I construct a dynamic stochastic general equilibrium model to investigate how the liquidity management of different size banks responds to liquidity and loan demand shocks. My investigation shows the following. Compared with small banks, large banks tend to be net borrowers and thus more exposed to liquidity risk. In response to negative liquidity shocks, large banks decrease their credit supply while small ones increase theirs. In response to negative loan demand shocks, both large and small banks decrease their credit supply. Connecting these implications with the panel data, I argue that negative liquidity shocks served as the main driver of the Great Recession initially, and negative demand shocks did so later, and that demand shocks accounted for two thirds of the greatest fall in aggregate loans during the recession.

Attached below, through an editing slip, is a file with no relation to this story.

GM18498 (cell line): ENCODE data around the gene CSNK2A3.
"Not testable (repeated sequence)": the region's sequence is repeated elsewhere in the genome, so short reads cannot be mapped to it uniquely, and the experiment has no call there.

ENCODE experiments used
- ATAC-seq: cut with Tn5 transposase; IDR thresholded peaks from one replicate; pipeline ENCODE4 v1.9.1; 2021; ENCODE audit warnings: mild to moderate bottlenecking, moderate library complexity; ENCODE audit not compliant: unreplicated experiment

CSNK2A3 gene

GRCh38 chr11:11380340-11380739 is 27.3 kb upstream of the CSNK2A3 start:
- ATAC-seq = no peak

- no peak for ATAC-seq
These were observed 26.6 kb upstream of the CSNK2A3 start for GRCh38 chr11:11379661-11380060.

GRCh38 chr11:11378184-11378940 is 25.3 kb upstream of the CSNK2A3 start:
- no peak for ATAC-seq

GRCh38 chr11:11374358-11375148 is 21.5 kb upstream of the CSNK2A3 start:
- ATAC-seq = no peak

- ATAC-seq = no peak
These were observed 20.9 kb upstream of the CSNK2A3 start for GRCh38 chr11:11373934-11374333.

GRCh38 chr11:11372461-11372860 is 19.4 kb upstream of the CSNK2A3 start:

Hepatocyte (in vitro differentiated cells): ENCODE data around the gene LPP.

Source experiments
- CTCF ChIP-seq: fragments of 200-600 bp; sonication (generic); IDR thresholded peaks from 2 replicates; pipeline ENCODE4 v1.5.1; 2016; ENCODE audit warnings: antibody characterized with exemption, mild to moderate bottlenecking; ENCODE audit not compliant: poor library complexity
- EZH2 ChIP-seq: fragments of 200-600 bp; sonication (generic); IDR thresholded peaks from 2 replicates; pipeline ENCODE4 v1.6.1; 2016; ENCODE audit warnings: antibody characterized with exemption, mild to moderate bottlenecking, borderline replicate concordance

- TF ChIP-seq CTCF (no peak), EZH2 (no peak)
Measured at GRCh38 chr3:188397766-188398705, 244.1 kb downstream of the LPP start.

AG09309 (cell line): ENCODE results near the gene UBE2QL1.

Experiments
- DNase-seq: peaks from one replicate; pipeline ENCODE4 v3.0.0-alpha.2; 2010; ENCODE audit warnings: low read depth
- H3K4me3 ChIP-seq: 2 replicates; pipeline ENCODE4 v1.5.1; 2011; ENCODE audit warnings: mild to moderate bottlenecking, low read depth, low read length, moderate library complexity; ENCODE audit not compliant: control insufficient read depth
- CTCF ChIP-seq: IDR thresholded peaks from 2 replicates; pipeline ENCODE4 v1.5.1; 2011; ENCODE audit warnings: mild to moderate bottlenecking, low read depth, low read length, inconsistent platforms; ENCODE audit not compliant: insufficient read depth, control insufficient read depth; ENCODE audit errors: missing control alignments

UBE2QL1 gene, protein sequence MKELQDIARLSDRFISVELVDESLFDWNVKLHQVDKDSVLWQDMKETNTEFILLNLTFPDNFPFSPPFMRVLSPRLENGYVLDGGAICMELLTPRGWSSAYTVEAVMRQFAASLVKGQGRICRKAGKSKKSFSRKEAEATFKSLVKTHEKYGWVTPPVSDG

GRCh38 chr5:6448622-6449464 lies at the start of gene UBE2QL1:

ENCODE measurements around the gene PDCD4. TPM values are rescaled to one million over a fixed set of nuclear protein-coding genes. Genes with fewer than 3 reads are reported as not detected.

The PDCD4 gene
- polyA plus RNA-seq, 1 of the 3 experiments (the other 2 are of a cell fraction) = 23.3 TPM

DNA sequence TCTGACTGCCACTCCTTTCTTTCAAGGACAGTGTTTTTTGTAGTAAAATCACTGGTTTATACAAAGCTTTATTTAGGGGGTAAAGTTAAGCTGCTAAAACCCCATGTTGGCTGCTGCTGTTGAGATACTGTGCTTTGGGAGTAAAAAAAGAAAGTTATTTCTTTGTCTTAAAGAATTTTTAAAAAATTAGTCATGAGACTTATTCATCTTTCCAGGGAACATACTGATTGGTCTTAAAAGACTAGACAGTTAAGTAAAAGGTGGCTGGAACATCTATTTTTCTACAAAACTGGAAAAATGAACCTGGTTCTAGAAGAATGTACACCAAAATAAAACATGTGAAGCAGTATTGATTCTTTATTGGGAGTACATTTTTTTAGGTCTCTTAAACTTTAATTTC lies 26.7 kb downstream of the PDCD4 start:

Keywords: Great Recession; Bank liquidity management; Occasionally binding constraints; Heterogeneous bank model; General equilibrium model
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